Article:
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David Pemsel, co-founder and chief executive of Science Magic Inc and former CEO of Guardian Media Group, has been appointed as chairman of the British Fashion Council.
In this role, Pemsel will support BFC chief executive Caroline Rush with developing and implementing the not-for-profit organisation’s strategy and building the global profile of British fashion. He will also continue his responsibilities at Science Magic Inc, the global creative and strategy company that counts brands including Versace and Glossier as clients.
The executive says he sees his role as a conduit for change and is focused on ensuring the fashion industry is treated with the same importance as other “power” industries, such as service or manufacturing, by the British government.
High on his agenda: building bridges with other governing bodies of the fashion industry and cultural sectors, strengthening the BFC’s support within key pillars such as technology, sustainability and diversity and inclusion (D&I) and strengthening government support.
“The BFC has tremendous fundraising power and an understanding of what the British fashion industry needs. I am committed to making a positive contribution to the reputation and economic value of this extraordinary industry,” says Pemsel, who has been on the BFC’s executive board since 2016 as a non-executive director.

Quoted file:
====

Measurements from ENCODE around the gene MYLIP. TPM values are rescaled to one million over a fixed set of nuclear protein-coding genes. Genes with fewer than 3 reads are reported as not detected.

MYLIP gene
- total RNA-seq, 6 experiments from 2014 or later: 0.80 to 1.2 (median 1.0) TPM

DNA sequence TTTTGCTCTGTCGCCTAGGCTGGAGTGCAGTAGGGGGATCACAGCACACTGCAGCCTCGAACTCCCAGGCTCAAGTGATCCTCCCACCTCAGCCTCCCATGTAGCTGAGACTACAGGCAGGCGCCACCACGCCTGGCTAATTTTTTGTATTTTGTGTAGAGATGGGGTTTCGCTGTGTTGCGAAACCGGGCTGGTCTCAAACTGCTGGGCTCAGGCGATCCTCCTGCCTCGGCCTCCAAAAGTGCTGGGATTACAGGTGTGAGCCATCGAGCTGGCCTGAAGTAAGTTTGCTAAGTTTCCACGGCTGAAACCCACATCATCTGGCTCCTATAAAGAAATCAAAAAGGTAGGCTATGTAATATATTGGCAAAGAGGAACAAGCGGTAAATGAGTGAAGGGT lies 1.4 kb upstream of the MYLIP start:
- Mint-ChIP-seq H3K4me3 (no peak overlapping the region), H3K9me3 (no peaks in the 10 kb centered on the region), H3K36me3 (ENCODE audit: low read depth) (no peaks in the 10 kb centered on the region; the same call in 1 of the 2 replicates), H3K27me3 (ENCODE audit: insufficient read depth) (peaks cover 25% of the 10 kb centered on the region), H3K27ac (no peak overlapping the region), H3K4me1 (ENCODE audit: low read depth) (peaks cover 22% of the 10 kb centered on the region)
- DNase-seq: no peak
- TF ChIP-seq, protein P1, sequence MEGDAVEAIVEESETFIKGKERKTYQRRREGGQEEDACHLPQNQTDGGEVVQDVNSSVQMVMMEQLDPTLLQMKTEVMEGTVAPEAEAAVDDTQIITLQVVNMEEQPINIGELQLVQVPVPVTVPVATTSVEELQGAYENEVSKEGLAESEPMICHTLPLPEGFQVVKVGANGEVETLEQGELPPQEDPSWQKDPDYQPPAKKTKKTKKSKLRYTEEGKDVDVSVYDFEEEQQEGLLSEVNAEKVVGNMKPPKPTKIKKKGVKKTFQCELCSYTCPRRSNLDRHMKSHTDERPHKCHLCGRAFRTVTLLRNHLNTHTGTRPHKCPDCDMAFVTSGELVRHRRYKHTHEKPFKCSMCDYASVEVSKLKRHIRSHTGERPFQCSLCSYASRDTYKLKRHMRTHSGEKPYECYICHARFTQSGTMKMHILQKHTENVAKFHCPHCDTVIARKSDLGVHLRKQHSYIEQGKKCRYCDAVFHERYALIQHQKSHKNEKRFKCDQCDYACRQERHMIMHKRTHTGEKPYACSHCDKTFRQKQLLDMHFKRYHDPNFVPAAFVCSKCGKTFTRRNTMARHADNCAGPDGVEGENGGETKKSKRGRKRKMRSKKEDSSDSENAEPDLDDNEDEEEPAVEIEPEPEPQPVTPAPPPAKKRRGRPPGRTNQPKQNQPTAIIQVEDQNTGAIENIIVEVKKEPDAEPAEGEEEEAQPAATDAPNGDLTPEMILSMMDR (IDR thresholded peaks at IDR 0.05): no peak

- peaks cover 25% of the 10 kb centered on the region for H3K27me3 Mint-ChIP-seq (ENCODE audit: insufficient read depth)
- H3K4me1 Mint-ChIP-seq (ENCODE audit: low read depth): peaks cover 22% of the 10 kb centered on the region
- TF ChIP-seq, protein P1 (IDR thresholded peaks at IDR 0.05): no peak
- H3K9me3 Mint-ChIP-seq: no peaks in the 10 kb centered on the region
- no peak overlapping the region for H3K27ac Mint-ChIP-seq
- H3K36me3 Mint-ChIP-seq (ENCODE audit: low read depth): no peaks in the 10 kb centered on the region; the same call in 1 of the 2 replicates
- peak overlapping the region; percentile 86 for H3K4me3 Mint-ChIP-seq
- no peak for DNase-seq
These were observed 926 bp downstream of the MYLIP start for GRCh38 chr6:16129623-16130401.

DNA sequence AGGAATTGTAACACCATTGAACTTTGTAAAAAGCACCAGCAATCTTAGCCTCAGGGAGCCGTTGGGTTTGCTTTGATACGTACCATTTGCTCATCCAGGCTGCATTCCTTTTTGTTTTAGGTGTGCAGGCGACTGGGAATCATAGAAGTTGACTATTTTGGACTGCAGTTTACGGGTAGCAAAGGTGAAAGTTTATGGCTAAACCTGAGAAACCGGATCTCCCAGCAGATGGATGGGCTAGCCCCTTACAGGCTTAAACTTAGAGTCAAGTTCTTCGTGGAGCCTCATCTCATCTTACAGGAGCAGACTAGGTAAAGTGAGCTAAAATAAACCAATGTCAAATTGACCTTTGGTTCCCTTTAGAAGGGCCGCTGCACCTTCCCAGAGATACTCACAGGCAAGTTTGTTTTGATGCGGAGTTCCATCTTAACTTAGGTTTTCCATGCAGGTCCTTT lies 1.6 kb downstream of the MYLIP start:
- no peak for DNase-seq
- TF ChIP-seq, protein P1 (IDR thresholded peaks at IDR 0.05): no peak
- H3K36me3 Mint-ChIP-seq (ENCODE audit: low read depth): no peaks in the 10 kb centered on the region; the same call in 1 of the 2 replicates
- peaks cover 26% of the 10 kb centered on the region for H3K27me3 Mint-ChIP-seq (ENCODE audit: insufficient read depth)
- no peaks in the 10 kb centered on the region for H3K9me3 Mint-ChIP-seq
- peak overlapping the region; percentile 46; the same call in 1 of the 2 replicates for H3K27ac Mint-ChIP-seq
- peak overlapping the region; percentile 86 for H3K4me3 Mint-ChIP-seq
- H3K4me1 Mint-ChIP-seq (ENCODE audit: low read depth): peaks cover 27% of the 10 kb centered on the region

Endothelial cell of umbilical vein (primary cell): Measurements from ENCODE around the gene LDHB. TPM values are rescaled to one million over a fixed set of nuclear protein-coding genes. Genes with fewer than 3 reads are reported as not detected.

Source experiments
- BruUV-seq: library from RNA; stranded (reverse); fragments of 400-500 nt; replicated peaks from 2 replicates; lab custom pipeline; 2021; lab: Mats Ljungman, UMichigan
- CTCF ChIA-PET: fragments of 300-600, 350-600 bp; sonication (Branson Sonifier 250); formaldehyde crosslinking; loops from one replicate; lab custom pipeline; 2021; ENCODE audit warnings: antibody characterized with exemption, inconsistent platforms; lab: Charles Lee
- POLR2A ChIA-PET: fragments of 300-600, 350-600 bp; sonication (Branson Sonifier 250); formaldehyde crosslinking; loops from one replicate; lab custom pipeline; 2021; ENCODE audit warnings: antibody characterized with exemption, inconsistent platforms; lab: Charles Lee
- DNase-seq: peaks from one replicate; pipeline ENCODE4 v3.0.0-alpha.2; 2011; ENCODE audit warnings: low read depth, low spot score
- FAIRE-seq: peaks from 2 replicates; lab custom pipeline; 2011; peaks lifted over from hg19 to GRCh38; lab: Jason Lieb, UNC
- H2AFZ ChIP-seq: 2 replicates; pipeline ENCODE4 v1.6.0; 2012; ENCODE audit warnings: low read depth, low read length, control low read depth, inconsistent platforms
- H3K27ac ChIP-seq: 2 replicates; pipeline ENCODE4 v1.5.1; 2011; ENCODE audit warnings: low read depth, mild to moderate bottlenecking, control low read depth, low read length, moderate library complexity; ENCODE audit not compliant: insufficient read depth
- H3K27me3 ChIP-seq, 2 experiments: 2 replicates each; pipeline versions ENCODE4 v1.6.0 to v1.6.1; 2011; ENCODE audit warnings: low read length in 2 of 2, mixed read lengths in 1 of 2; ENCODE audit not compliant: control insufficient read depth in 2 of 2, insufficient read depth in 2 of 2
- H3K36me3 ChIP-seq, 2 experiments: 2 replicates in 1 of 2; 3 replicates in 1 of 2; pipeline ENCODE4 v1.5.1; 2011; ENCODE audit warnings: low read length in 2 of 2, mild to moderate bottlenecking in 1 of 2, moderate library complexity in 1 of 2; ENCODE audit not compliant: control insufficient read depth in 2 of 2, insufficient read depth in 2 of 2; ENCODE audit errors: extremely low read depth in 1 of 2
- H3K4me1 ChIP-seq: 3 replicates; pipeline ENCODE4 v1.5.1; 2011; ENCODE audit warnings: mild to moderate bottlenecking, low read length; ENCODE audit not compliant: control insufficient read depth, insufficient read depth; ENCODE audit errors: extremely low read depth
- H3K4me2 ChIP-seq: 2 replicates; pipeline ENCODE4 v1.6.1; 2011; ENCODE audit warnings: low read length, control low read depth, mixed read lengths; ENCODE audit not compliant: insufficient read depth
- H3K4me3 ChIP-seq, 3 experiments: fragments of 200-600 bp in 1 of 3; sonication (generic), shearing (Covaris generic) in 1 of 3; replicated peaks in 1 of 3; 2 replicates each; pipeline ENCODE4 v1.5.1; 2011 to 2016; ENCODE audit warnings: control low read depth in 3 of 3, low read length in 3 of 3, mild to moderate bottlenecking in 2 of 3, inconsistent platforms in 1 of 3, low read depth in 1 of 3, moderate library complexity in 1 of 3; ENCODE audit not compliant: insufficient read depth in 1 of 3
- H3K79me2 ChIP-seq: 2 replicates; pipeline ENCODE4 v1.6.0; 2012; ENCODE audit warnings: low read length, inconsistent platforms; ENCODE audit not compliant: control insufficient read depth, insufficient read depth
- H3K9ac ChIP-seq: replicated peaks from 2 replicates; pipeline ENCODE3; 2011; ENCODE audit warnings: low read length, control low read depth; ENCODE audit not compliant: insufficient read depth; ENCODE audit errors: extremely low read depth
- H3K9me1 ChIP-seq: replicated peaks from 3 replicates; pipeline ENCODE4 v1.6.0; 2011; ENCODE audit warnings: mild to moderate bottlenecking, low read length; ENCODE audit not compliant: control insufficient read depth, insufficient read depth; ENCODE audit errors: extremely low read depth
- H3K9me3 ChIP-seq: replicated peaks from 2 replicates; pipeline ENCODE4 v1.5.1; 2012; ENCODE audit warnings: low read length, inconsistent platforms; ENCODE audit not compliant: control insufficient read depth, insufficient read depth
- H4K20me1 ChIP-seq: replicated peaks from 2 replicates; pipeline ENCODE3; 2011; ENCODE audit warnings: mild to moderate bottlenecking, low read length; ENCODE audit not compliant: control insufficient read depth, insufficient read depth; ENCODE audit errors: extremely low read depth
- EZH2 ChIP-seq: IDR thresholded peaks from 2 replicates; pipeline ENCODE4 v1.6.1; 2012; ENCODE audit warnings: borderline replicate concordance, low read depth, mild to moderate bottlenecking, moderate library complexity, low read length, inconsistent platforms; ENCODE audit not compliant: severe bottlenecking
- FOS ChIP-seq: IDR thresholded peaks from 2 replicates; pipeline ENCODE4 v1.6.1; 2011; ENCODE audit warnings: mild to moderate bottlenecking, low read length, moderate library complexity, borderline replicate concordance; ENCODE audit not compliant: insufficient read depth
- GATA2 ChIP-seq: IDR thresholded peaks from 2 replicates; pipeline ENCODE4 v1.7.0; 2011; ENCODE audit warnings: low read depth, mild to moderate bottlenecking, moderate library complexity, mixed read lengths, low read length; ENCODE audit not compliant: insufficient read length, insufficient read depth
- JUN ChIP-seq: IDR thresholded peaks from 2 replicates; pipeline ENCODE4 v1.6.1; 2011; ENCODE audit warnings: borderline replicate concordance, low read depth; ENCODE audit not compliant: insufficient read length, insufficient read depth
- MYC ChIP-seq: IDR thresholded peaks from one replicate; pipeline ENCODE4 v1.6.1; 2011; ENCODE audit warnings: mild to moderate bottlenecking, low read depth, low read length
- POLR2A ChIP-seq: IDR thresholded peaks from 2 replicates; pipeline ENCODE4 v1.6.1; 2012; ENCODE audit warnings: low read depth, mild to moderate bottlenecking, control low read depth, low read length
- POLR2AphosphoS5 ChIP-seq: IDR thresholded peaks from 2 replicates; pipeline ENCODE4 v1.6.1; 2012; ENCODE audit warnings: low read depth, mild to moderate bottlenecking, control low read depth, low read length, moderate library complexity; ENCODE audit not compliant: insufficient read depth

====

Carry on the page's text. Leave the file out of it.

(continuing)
Pemsel takes over the role from Stephanie Phair, founder of The Outnet and group president at Farfetch. Phair oversaw the BFC for nearly four-and-a-half years, during which she helped shape a more inclusive and sustainable industry despite facing unprecedented challenges, including pandemic shutdowns and Brexit. The BFC, which is funded by industry clients, commercial sponsors, events and membership fees, while also receiving some funding from the UK Government, saw its funding halve during this period. Prior to Phair, the role was held by Net-a-Porter founder Natalie Massenet.
Pemsel’s media background is a surprising turn for the BFC, which Pemsel says sought candidates from both within the fashion industry and business for the role. He sees it as an opportunity to raise the profile of fashion. “Instead of seeing music, film or advertising as all parts of a separate business, they are all ultimately part of one of the largest and most important cultural industries, which is the creative industry,” he says. he. “The fashion business contributes huge amounts economically and culturally to this. I want to make sure that fashion is seen as equal and just as important to every other creative industry in the UK.”